Publication Date
Authored by
Brian Hinkamp, Marwan Ismael
Advisor(s): Elenna Dugundji
Topic(s) Covered:
  • Network Design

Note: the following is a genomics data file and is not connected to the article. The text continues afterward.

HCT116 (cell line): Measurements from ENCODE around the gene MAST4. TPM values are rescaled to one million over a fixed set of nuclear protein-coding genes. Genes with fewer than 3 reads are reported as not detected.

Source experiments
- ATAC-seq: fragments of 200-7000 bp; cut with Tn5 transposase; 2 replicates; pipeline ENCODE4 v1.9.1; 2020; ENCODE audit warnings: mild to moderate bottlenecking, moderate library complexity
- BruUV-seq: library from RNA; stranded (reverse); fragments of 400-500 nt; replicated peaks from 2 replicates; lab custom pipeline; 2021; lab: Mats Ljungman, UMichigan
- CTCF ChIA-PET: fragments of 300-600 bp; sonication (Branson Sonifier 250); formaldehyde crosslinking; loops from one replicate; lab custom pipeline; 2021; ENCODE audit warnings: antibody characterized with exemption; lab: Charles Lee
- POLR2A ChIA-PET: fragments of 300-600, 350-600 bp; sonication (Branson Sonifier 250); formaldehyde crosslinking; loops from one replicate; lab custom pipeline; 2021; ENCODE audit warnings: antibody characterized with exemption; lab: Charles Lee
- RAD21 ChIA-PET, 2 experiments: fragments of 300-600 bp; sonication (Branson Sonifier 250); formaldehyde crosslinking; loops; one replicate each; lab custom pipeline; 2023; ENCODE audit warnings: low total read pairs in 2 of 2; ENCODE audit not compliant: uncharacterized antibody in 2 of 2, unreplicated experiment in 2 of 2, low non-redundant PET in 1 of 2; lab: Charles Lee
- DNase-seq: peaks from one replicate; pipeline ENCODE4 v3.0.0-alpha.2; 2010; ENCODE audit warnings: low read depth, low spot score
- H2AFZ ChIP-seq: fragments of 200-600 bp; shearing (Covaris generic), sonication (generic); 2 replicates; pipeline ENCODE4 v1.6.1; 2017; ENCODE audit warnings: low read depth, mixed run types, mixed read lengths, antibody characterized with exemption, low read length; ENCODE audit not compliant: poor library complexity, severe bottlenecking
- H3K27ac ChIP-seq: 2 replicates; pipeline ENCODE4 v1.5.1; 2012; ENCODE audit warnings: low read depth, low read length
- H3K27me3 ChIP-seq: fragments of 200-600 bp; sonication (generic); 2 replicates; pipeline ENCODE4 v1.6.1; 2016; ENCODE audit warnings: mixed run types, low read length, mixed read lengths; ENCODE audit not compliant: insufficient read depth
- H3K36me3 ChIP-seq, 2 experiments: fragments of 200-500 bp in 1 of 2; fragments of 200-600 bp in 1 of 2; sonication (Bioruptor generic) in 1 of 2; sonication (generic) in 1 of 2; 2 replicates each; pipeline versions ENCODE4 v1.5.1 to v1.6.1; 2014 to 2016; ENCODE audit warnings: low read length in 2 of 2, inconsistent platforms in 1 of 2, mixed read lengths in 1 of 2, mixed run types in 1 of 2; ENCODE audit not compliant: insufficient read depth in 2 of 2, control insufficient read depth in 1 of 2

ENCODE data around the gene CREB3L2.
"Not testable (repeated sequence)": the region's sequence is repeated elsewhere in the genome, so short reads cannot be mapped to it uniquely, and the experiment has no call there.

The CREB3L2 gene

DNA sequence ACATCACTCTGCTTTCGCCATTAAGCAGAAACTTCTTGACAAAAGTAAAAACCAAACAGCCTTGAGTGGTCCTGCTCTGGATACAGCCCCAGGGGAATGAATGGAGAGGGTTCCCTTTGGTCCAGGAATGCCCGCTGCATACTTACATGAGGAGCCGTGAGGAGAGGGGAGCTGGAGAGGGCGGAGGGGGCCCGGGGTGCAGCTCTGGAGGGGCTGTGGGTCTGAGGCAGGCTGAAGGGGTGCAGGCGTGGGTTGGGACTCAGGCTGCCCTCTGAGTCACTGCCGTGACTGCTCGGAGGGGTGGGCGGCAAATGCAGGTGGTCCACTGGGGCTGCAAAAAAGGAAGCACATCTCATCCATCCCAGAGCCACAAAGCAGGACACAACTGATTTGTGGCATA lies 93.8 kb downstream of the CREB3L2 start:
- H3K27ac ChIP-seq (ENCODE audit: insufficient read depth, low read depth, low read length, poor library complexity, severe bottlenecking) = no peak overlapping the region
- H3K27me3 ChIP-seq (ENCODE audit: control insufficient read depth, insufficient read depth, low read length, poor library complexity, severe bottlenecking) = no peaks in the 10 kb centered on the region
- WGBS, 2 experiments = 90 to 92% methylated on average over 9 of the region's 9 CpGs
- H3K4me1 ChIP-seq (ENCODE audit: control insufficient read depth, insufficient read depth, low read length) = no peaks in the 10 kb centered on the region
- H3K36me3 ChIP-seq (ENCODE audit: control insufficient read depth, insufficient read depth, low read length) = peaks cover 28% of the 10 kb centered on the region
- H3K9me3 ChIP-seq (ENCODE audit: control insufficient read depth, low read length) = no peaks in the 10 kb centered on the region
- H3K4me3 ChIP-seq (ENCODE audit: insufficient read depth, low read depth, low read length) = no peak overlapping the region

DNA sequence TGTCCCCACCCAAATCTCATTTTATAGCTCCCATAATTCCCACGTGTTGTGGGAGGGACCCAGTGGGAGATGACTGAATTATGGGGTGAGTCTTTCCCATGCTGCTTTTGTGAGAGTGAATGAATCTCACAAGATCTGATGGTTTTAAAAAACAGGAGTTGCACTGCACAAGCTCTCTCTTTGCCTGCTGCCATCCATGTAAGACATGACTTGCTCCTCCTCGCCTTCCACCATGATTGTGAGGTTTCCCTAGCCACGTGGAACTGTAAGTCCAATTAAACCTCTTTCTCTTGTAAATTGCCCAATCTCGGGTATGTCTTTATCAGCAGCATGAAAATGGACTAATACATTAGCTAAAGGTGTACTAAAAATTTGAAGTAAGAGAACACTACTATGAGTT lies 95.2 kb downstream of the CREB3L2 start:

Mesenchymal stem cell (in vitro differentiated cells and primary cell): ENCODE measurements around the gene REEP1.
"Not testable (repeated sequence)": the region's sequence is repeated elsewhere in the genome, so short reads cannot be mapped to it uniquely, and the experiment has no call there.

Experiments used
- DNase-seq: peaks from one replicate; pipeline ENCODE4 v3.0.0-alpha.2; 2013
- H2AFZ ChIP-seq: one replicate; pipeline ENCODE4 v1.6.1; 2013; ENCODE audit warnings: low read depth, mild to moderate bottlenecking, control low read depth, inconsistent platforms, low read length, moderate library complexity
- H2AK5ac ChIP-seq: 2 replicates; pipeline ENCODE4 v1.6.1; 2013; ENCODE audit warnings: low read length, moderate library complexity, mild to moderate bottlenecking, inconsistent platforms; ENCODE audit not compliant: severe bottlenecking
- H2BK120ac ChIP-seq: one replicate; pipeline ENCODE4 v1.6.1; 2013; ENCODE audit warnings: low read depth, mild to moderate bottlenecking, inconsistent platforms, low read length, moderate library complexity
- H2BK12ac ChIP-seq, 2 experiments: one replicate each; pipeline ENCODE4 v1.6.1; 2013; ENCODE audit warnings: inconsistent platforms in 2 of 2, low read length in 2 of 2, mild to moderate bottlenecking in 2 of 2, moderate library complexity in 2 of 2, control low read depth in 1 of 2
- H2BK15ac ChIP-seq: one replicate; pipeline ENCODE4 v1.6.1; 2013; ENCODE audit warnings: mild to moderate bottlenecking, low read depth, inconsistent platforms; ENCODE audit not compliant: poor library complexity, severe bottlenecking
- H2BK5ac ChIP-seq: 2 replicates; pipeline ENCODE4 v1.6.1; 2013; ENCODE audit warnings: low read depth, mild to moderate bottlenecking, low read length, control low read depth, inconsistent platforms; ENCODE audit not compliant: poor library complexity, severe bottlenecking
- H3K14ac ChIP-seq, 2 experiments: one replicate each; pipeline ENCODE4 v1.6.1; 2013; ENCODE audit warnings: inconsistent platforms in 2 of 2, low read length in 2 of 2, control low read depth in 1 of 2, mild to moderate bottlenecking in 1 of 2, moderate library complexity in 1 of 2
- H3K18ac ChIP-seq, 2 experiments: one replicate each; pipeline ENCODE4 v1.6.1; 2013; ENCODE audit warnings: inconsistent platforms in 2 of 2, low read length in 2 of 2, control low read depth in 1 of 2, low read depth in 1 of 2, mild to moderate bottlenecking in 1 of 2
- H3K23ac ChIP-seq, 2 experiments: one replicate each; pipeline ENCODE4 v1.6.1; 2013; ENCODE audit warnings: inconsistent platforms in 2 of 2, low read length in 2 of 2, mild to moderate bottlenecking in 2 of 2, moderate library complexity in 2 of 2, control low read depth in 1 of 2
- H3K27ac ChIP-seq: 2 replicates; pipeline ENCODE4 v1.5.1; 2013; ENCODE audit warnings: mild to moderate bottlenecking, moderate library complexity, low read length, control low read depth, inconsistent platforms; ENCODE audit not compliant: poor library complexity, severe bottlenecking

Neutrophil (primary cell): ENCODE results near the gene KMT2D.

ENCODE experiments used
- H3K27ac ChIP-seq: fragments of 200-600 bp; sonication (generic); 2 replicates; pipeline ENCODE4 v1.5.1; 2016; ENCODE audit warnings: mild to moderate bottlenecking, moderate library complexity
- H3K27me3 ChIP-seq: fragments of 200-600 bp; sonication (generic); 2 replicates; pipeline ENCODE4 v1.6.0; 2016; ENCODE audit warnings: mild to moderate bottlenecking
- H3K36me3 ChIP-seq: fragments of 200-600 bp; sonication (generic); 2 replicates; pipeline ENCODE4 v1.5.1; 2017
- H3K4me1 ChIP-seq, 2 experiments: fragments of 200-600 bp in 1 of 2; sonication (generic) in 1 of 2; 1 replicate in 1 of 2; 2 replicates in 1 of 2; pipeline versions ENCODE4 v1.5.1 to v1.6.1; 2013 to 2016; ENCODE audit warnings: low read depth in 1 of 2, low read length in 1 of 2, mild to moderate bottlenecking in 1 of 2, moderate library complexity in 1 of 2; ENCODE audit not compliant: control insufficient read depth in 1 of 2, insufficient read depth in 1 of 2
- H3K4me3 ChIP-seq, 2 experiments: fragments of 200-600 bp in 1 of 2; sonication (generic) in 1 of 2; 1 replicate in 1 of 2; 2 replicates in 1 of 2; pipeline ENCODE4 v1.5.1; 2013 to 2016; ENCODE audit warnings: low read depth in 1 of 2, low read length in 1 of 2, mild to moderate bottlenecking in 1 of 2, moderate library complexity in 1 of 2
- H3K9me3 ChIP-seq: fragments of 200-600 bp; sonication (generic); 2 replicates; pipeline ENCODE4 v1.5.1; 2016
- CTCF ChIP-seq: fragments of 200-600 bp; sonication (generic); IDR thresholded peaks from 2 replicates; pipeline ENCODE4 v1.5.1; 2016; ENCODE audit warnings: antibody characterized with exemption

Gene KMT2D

The global transportation sector holds the top position as the primary source of greenhouse gas emissions, with road transportation, especially heavy-duty vehicles, being the primary source. Greenhouse gases significantly impact global warming by trapping heat in the Earth's atmosphere, causing rising temperatures. This phenomenon, the greenhouse effect, results in various climate change repercussions. In response to growing climate change concerns, international, national, and industrial communities have taken action. Companies globally are pursuing initiatives to achieve net-zero emissions, aiming for a climate-neutral world by midcentury. One approach to combat climate change involves optimizing a company's supply chain design. An efficient supply chain network design can lower transportation costs, reduce carbon emissions, and improve a firm's overall performance. This study explores the potential impact of introducing a middle-mile fulfillment center on transportation costs and greenhouse gas emissions within an oil field service company's supply chain network. By evaluating two candidate locations proposed by the project sponsor, the research assesses variable transportation costs and total carbon emissions generated during goods transportation to meet customer demand. This paper introduces a mixed-integer linear programming formulation as a solution to the single-period, multi-echelon supply chain network design problem. The model aims to minimize total transportation costs and greenhouse gas emissions, primarily from mobile sources within the supply chain. The research team found that neither of the proposed locations provides benefits in terms of transportation costs or carbon emissions. This study highlights the importance of integrating environmental considerations into strategic supply chain network design decision-making.